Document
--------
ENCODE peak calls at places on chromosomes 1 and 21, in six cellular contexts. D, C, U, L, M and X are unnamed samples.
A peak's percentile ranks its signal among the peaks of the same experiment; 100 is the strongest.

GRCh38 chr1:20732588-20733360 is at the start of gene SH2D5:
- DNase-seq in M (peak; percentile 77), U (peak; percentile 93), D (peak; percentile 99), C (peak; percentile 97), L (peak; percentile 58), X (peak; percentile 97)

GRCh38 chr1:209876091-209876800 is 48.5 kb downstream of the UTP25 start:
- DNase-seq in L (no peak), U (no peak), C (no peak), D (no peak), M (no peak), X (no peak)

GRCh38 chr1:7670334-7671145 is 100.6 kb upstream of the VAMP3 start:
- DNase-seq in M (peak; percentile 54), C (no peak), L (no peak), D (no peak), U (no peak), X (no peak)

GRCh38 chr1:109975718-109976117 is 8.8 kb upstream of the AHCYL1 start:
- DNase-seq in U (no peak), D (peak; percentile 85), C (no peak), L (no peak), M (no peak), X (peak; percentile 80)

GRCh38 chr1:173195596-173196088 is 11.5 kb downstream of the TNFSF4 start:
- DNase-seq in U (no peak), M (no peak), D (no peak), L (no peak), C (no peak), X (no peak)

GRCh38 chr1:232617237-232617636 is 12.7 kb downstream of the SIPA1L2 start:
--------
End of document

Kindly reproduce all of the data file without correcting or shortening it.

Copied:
ENCODE peak calls at places on chromosomes 1 and 21, in six cellular contexts. D, C, U, L, M and X are unnamed samples.
A peak's percentile ranks its signal among the peaks of the same experiment; 100 is the strongest.

GRCh38 chr1:20732588-20733360 is at the start of gene SH2D5:
- DNase-seq in M (peak; percentile 77), U (peak; percentile 93), D (peak; percentile 99), C (peak; percentile 97), L (peak; percentile 58), X (peak; percentile 97)

GRCh38 chr1:209876091-209876800 is 48.5 kb downstream of the UTP25 start:
- DNase-seq in L (no peak), U (no peak), C (no peak), D (no peak), M (no peak), X (no peak)

GRCh38 chr1:7670334-7671145 is 100.6 kb upstream of the VAMP3 start:
- DNase-seq in M (peak; percentile 54), C (no peak), L (no peak), D (no peak), U (no peak), X (no peak)

GRCh38 chr1:109975718-109976117 is 8.8 kb upstream of the AHCYL1 start:
- DNase-seq in U (no peak), D (peak; percentile 85), C (no peak), L (no peak), M (no peak), X (peak; percentile 80)

GRCh38 chr1:173195596-173196088 is 11.5 kb downstream of the TNFSF4 start:
- DNase-seq in U (no peak), M (no peak), D (no peak), L (no peak), C (no peak), X (no peak)

GRCh38 chr1:232617237-232617636 is 12.7 kb downstream of the SIPA1L2 start: